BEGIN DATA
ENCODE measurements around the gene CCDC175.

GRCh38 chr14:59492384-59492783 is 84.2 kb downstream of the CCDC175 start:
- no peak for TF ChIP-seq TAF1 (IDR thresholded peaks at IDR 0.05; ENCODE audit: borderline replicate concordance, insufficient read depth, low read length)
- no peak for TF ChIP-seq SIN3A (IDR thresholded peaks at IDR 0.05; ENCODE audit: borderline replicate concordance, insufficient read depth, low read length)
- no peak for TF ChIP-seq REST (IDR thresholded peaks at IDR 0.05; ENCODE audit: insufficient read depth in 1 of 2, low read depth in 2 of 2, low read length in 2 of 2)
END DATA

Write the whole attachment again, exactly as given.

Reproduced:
ENCODE measurements around the gene CCDC175.

GRCh38 chr14:59492384-59492783 is 84.2 kb downstream of the CCDC175 start:
- no peak for TF ChIP-seq TAF1 (IDR thresholded peaks at IDR 0.05; ENCODE audit: borderline replicate concordance, insufficient read depth, low read length)
- no peak for TF ChIP-seq SIN3A (IDR thresholded peaks at IDR 0.05; ENCODE audit: borderline replicate concordance, insufficient read depth, low read length)
- no peak for TF ChIP-seq REST (IDR thresholded peaks at IDR 0.05; ENCODE audit: insufficient read depth in 1 of 2, low read depth in 2 of 2, low read length in 2 of 2)